The coupling between point-of-gaze and ball movements in three-ball cascade juggling: the effects of expertise, pattern and tempo

R. Huys, P.J. Beek

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    Abstract

    The relationship between point-of-gaze and ball movements in three-ball juggling was examined as a function of expertise, pattern and tempo. Five intermediately skilled and five expert jugglers performed the standard and reverse cascade at three tempos, while point-of-gaze and ball movements were recorded simultaneously. Scaled to the size of the ball patterns, the experts made smaller point-of-gaze movements than the intermediates, especially in the horizontal direction and in the standard cascade. In both skill groups, point-of-gaze and ball movements were often 1 : 1 frequency locked in the horizontal direction, whereas in the vertical direction 1 : 2 frequency locking also occurred. In the latter direction, the 1 : 1 ratio prevailed in the intermediates and the 1 : 2 ratio in the experts. In addition, the incidence of the 1 : 1 ratio decreased and that of the 1 : 2 ratio increased with increasing tempo. Furthermore, in the vertical direction, increasing tempo resulted in a weaker 1 : 1 locking, whereas the strength of the 1 : 2 ratio remained unaffected by tempo. In the horizontal direction, the strength of the 1 : 1 locking was higher on average in the reverse cascade than in the standard cascade. We conclude that expertise in juggling is reflected by an overall reduction in the extent to which the balls are visually tracked, and that task constraints such as tempo and juggling pattern affect the visual search patterns of both expert and intermediate jugglers.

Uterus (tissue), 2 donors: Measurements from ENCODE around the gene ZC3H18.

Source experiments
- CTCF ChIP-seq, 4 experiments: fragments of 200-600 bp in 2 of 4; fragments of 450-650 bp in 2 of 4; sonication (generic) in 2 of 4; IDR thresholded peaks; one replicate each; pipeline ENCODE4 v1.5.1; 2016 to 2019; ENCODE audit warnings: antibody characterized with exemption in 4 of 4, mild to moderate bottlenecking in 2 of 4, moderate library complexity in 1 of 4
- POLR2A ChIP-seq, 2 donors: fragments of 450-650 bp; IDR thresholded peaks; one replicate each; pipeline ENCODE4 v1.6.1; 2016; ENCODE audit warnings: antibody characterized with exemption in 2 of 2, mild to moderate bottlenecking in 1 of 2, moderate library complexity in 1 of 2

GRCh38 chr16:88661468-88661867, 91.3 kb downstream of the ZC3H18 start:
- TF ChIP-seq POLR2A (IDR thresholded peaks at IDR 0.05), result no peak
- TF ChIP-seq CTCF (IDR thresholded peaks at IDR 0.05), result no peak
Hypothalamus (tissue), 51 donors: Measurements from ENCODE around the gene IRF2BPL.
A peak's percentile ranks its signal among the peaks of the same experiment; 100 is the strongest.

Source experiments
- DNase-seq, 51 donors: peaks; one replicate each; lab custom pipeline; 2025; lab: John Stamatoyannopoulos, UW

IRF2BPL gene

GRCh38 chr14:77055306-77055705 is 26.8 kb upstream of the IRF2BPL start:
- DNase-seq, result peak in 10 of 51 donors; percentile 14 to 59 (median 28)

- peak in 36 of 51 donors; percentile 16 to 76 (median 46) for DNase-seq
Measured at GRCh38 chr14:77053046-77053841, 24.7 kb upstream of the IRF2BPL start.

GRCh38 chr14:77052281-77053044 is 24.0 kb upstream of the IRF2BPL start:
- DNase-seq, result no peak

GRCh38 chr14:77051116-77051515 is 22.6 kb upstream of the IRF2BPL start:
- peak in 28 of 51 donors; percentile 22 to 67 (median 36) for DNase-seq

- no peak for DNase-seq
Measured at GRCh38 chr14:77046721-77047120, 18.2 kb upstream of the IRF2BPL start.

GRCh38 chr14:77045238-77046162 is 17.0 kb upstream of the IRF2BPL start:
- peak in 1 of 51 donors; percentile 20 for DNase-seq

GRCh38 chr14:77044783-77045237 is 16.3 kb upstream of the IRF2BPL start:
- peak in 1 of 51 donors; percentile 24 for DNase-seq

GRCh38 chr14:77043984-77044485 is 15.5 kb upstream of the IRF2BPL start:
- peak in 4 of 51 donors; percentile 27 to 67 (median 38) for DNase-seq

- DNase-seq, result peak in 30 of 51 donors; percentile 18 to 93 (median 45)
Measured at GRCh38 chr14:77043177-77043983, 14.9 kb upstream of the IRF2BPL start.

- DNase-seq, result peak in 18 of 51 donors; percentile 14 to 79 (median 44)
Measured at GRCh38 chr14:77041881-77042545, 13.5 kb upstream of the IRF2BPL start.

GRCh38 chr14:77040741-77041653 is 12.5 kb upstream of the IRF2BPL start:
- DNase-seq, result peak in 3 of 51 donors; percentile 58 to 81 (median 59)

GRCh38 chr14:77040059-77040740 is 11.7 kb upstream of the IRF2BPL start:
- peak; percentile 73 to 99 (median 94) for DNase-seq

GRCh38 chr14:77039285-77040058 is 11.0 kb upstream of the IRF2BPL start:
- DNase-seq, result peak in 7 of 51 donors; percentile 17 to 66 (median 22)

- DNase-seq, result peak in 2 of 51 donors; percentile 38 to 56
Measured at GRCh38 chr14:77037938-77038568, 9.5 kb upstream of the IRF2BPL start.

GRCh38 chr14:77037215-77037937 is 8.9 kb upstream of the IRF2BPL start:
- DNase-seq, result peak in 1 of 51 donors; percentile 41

Original languageEnglish
    Pages (from-to)171-186
    JournalJournal of Sports Sciences
    Volume20
    DOIs
    Publication statusPublished - 2002

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